(I want to thank Mark Horne for pointing me to the information that I used in this post. All the vehemence is mine alone.)
Peter Leithart believes in imputation. Indeed, he has written some very stimulating and clarifying thoughts about the Biblical language of imputation here.
Leithart begins his post with a line that is richly ironic in light of his current ecclesiastical troubles:
Some partial, exploratory, perhaps incoherent thoughts on imputation.
Incoherent? No, his critics are incoherent. They haven’t stopped to think about what imputation really is, or about whether the Bible teaches what they think. Leithart’s view, by contrast, starts from square one with careful attention to the words of Scripture.
2)There are hints within the Levitical system that imputation is not just a strange exception to the standard way of doing things, but that some act of imputation is always at work in any sinful action.
3) I have in mind the phrases “he shall bear his iniquity” and “their/his blood on them/him.” These phrases occur in contexts prescribing capital punishment for various crimes. When the text adds “his blood is on him,” the implication is that the blood is not on the people who shed the blood – namely, the citizens who stoned the criminal. But the further implication is that the blood must be on someone. Free-floating blood, as it were, is not an option. Either the person who did the crime must bear responsibility, or the people who failed to carry out the crime, or, in some cases, a substitutionary animal must bear responsibility for the crime. That is, some assignment of responsibility is necessary…
6) If there’s always an assignment of responsibility distinct from the wrong of the act itself, then that leaves open the possiblity (#4) that someone other than the actor might bear that responsibility. It suggests the possibility that the iniquity might be “imputed” to another, to a sin-bearer. On this theory, “imputation” is not what happens when someone else takes the guilt; imputation is necessary for any assignment of guilt, whether to the perpetrator or to someone else.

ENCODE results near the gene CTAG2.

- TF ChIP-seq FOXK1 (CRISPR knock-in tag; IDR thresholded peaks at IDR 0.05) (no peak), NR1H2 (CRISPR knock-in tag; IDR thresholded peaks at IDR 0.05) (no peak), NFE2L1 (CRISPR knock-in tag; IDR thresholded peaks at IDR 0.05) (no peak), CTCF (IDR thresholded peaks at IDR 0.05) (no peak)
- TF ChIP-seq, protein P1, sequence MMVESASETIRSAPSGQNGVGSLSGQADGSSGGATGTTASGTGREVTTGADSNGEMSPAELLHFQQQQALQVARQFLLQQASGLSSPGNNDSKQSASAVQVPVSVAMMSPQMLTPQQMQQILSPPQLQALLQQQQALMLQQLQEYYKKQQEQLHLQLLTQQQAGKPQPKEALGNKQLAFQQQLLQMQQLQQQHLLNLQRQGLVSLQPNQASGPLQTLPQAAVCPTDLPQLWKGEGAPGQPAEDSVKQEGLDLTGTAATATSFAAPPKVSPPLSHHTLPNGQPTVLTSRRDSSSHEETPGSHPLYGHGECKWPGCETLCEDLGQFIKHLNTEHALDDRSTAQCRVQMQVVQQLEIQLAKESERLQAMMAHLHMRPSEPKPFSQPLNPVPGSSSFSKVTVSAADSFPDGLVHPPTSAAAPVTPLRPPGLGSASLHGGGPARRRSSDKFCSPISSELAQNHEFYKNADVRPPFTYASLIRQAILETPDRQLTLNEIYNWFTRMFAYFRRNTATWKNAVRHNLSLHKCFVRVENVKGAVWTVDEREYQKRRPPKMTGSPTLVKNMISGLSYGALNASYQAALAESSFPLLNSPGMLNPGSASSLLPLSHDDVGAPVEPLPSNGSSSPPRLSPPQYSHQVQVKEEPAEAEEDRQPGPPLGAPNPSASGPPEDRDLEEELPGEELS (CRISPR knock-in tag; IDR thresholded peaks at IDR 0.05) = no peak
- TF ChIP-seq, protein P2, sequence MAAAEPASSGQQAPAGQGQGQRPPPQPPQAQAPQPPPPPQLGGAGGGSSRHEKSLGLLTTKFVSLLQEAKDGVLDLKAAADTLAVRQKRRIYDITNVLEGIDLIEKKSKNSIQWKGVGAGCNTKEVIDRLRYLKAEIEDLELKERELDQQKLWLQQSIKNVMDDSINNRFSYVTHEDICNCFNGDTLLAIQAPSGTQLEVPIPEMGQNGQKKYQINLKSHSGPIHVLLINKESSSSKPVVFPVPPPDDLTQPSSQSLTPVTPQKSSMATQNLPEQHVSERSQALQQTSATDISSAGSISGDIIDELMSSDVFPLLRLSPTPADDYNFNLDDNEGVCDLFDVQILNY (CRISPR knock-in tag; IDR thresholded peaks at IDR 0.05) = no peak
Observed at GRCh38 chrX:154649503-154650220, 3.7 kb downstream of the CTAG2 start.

I find this compelling.
Lane Keister is one of Leithart’s critics who has shown himself incapable of processing this sort of argument about Biblical usage. I once got into a protracted tussle with him over whether pistis logizetai eis dikaiosynen means “faith is imputed as righteousness”. I maintained, on the basis of the Bible’s usage, that logizomai eis always equates the two things in question — e.g. “the nations are reckoned as dust in the scales” (Isa. 40:15) or “will not his uncircumcision be reckoned as circumcision” (Rom. 2:26). Lane, by contrast, insisted that we were dealing with telic eis here, and that the phrase should be rendered, “faith is reckoned toward righteousness.”
The real problem is not a disagreement over whether imputation takes place, but over what its mechanism is. Lane Keister and those like him believe that faith is the conduit which, by “resting on Christ”, allows us to “receive” his righteousness transferred to us. The regenerated heart of the believer has been infused with a new faculty, faith. This account is gnostic to the core. It locates salvation in the human heart. It drives a wedge between faith and faithfulness. It distorts the sacraments into rituals of individualistic gnosis, so that Presbyterians hunch over and ponder during the Lord’s Supper, as though by their thinking they could confect God. Hence the obsessive ponderings over assurance, since all hinges on the utterly unknowable question of whether one’s conversion was genuine. If you were truly converted, you have the gnostic spark of faith inside you. If you weren’t, then you’ve just been fooling yourself this whole time. This faith, in order to do its marvelous trick of resting on Christ, must be utterly free from any taint of works. Thus we get people insisting, in the teeth of the evidence, that the WCF’s statement that “faith is never alone in the person justified” means that AFTER justification, faith isn’t alone, but that it is alone before justification. Imputation is outward and quasi-commercial. It could hardly be otherwise, because this anti-Christian system of thought has nothing to do with how God works in the Bible. Sacraments cannot save, because salvation is really only achieved by the gnostic spark of faith inside you, and God imparts that in an immediate way, quite apart from water, bread, or wine.
Leithart’s account is, by contrast, sociological. As he says, it “rests on a social understanding of human beings” as over against an individualistic understanding. Which is another way of saying that it takes seriously the personhood of both God and men. This makes sense. If my child says he loves me, but is utterly disobedient to my every word, our relationship is going to stink. For him to protest that his works may be bad, but he has faith toward Daddy in his heart — that would be nothing but a lie, and everyone would recognize it as such. It is only when theologians are talking about relationship with God that they can swallow such absurdities.
Leithart does not bifurcate faith and faithfulness. The Biblical religion does not have a use for faith apart from obedience, not even for a “nanosecond.” (ht: Mark Horne) Therefore it teaches children to believe and obey, and it doesn’t withhold Jesus’ food from them until they can fool a session of Presbyterian elders into thinking they have the gnostic spark resting and receiving inside their hearts.
That stress on persons in relationship is, of course, the splendid genius of Leithart’s theology.